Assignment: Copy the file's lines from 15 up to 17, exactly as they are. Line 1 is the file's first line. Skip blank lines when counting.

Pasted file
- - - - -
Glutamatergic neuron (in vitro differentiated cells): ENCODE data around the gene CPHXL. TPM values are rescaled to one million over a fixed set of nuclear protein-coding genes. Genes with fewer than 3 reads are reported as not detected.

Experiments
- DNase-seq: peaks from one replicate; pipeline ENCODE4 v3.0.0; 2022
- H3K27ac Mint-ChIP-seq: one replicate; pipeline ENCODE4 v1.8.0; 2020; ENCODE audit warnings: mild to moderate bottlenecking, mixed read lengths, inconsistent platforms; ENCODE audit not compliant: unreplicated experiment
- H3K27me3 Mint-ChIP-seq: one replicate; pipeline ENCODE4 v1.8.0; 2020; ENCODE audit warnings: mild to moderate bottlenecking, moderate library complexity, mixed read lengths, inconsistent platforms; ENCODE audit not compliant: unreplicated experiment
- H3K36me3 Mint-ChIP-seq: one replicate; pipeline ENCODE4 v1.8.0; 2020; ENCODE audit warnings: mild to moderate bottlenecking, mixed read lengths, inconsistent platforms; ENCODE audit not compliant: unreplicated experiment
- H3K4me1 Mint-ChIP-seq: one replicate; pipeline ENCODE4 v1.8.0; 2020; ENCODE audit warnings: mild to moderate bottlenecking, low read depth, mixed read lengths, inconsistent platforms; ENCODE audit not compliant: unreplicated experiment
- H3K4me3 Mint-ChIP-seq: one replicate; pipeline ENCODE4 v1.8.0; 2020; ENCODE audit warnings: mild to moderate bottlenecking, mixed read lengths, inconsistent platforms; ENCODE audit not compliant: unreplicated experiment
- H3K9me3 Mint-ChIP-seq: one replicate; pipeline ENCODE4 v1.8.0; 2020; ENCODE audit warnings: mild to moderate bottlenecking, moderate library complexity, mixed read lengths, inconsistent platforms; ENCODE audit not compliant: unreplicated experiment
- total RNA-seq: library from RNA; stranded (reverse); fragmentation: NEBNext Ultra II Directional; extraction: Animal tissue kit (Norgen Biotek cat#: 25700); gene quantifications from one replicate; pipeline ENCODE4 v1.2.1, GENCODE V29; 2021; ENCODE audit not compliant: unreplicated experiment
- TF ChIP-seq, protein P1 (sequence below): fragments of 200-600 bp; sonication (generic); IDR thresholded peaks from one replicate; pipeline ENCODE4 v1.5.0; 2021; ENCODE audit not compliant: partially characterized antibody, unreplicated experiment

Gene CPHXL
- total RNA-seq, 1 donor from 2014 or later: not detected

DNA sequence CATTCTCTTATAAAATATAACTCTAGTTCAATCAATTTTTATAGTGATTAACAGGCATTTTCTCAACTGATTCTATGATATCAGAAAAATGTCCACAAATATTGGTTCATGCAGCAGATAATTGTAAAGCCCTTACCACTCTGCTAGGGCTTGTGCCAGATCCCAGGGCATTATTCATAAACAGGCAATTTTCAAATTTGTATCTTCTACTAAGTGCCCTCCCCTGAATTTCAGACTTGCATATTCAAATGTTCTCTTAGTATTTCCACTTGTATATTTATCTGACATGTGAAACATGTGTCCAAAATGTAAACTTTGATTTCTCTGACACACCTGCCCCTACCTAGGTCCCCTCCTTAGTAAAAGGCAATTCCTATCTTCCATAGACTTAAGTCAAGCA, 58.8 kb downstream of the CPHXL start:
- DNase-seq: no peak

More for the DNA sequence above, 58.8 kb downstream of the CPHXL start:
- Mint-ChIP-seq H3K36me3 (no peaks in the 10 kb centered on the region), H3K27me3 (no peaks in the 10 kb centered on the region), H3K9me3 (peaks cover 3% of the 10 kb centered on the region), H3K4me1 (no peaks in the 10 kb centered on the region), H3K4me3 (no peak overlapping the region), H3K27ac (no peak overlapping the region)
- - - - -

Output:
- DNase-seq: no peak

More for the DNA sequence above, 58.8 kb downstream of the CPHXL start:
- Mint-ChIP-seq H3K36me3 (no peaks in the 10 kb centered on the region), H3K27me3 (no peaks in the 10 kb centered on the region), H3K9me3 (peaks cover 3% of the 10 kb centered on the region), H3K4me1 (no peaks in the 10 kb centered on the region), H3K4me3 (no peak overlapping the region), H3K27ac (no peak overlapping the region)